Wednesday, December 06, 2006
I got a nice lesson in karma the other night on my subway ride home.
I read this fabulous book on Tibetian Buddhism recently and I've been trying to adopt some of the principles that the author discussed.
I found the whole karma business fascinating--the idea that every action you take causes a reaction in the future--intrigues the hell out of me.
I tried discussing this with my shrink during one of our sessions and he started interrogating me.
"Do you believe in karma?" he asked.
"Well, I suppose--"
"You really believe in karma?"
I felt like I was being accused of something so I immediately denied all knowledge. I told him I like the feeling I get when I do good deeds, but, as a rational 21st Century humanoid, do I really believe good things will result from my acts of kindness?
Well, I guess not, but I don't think I should have to pay this guy to shoot down my little delusions. The big ones, of course, but save me some bits of craziness or what's the point of living? I might as well be a plant.
So I was taking the train home the other night and my shrink wasn't with me. I had just finished a brutal session at the gym and I needed to sit down and go to sleep in a hurry. It was 7 pm, I was sure the rush hour would be over and I'd have my pick of the best seats in the train.
The train was packed, like a cattle car. I don't know if any earlier train had broken down, or everybody else on the R line had gone to the gym, too, but whatever the reason, I was standing in a crowd of tired New Yorkers, not an empty seat in sight.
All right, I accepted the situation, took out my book, and started to read. It was going to suck standing all the way home, but that was the situation. But I got lucky at Court Street when some guy got up from his seat and allowed me to slip right in.
It was an end seat, right against the door guard, just perfect for napping. I wasn't going anywhere. Well, that lasted for two stops, when the doors opened at DeKalb Avenue and an elderly lady got on board. She walked by me, craning her neck as she looked for a spot and I just couldn't stay seated.
I've got to confess that I have occassionally pretended to be asleep when a more seat-deserving person walks by. In fact, it's more than occassionally, I actually pull that trick a lot. But not this night.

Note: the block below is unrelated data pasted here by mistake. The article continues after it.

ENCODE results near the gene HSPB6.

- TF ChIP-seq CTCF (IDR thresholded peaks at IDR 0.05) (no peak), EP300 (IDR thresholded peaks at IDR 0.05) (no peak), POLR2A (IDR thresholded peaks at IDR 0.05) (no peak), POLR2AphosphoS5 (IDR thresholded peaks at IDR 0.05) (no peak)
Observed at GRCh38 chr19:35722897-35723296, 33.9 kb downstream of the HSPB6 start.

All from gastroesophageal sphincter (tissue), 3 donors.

I tapped the lady gently on the shoulder as I stood up and pointed to the seat was formerly mine. Her eyes lit up like sparklers and she gave me the nicest smile.
No, Really, I Insist...
"Thank you," she said, in what sounded like an Eastern European accent. "Thank you very much."
I felt like I had done the right thing. I was exhausted, but I had given up I really wanted to someone more deserving. (Schmuck!)
I went back to reading my book standing up. I lost track of time, but somewhere around 25th Street I felt something poke me. I thought I was in someone's way and I turned to see the old lady smiling as she stood up and pointed to the chair.
"Sit down," she said. "Sit down."
I confused for a second; maybe this was some kind of Balkan seat-exchanging custom I was not aware of. You take my seat, I'll take your seat and I'll be in Belgrade a-fore ye...
But, no, she was just getting off at her stop and returning the favor. She held on to the pole until the train came to a full stop and I could see her bag was full of yarn, so she apparently did her knitting on the train. I was fascinated by this woman and I wanted to know her story.
How long had she lived in America? Did she have a husband, children, or did she go home to a cold, lonely apartment, cook herself dinner, and knit in front of the TV? I'd like to think she's got a loving husband and children, and a whole mob of grandkids for her to spoil.
She turned back to me when the doors opened, smiled, and wished me a good night. Then she was gone, but she made me feel very good. I only wish my shrink could have been there to see this bit of karma-raderie.
We pulled into 36th Street and the station manager was telling the crowd of commuters that the N train they were looking out on the express track was going over D line. I accept this kind of thing quiet easily, but I wonder what this must sound like to a foreigner--the N is a D? It's like some cold war spy code.
"The next N train will be here in a minute!" The station manager's voice filled the platform. "The next N train will be here in a minute!"
I thought that was the end of the annoucnement, but then I heard the same man's voice starting to sing, yes, sing, into the PA system.
"When I was seventeen--" was as far he got before the mike went dead.
I'm not certain, but I think he was starting to sing that song Frank Sinatra made famous, It Was a Very Good Year. You know, the one about small town girls and soft summer nights and blue-blooded girls of independent means who rode in limousines? Yeah, that one.
Well, he must have suddenly realized he had left the mike on and cut the sound. Either that or his co-workers got fed up with his singing and yanked the microphone away from him.
I like the idea of people showing their human side, so we know it's not just a recording coming out of the loudspeaker. But honestly, this man's voice was definitely in the don't-quit-your day-job category.
So I went from karma to karoke in one subway ride. I definitely got my two bucks worth that night. And a seat.